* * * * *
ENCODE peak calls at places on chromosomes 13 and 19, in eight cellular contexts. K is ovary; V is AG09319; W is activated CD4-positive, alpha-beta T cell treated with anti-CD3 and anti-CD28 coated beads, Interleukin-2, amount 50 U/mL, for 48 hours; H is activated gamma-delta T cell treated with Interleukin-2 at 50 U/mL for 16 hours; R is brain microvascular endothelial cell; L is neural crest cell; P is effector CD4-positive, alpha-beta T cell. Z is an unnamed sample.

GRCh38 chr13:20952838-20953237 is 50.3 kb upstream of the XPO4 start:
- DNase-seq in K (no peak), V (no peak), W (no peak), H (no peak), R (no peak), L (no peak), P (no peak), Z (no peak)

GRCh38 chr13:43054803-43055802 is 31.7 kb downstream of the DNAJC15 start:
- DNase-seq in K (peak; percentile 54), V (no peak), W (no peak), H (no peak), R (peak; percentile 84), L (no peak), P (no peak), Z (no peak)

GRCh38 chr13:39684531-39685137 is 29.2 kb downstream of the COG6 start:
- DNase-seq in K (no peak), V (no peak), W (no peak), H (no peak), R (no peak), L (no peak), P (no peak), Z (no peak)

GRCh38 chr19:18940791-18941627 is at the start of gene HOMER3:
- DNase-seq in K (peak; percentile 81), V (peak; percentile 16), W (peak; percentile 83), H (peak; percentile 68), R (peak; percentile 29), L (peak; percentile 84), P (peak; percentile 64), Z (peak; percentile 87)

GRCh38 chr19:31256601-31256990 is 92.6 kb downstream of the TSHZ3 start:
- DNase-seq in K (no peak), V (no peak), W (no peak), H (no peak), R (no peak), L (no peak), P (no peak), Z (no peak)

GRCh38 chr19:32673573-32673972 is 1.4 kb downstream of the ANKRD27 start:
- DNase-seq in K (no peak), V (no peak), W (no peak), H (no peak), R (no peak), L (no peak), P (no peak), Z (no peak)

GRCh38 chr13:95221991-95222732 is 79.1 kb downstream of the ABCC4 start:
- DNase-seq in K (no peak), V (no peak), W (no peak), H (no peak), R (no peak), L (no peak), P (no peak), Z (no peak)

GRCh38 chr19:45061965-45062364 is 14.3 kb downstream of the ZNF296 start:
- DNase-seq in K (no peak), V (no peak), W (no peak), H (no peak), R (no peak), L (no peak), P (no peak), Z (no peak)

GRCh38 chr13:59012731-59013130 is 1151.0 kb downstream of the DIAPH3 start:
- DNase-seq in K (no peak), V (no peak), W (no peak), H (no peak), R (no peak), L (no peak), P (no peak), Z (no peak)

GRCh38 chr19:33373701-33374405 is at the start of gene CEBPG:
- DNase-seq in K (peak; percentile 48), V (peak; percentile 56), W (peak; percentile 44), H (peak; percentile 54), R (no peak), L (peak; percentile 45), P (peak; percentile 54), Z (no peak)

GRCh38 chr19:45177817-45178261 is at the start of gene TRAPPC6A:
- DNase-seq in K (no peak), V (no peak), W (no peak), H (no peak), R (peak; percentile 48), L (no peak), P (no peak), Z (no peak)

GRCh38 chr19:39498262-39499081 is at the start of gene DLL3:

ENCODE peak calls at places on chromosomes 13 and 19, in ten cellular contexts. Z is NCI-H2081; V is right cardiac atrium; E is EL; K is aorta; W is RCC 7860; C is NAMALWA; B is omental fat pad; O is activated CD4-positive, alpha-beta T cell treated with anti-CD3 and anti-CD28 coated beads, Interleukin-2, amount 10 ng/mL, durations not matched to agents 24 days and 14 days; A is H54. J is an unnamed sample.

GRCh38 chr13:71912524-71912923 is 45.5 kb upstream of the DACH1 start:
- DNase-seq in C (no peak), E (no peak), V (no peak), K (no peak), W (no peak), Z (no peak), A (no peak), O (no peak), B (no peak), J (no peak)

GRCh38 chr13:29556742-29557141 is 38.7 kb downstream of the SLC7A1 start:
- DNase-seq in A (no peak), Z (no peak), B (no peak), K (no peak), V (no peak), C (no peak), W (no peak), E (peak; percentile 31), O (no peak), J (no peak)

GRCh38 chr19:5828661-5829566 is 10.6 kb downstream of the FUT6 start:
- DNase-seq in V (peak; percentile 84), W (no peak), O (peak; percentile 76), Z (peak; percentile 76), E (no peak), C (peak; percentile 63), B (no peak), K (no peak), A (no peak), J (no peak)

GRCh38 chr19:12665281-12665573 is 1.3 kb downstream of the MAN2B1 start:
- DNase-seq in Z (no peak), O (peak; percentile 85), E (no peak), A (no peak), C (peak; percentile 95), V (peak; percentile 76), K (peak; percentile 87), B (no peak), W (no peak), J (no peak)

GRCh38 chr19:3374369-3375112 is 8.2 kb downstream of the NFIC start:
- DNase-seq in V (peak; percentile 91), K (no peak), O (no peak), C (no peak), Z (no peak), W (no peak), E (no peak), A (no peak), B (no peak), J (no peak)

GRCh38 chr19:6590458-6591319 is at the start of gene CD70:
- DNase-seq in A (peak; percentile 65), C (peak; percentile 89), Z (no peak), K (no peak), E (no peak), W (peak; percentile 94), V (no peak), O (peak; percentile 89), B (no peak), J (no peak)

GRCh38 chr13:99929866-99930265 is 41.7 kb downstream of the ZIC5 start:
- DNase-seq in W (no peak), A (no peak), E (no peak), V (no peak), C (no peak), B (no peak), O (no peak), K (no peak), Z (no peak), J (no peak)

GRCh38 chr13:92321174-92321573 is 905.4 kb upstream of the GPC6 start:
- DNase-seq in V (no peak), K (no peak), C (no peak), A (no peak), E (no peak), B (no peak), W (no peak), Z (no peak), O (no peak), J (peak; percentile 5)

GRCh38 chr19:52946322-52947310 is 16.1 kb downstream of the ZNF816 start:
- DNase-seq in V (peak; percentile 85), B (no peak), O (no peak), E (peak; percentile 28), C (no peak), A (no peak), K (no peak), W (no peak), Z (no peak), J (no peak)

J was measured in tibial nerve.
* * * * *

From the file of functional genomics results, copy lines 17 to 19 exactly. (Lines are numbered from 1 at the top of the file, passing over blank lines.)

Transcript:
- DNase-seq in K (no peak), V (no peak), W (no peak), H (no peak), R (no peak), L (no peak), P (no peak), Z (no peak)

GRCh38 chr13:59012731-59013130 is 1151.0 kb downstream of the DIAPH3 start:
- DNase-seq in K (no peak), V (no peak), W (no peak), H (no peak), R (no peak), L (no peak), P (no peak), Z (no peak)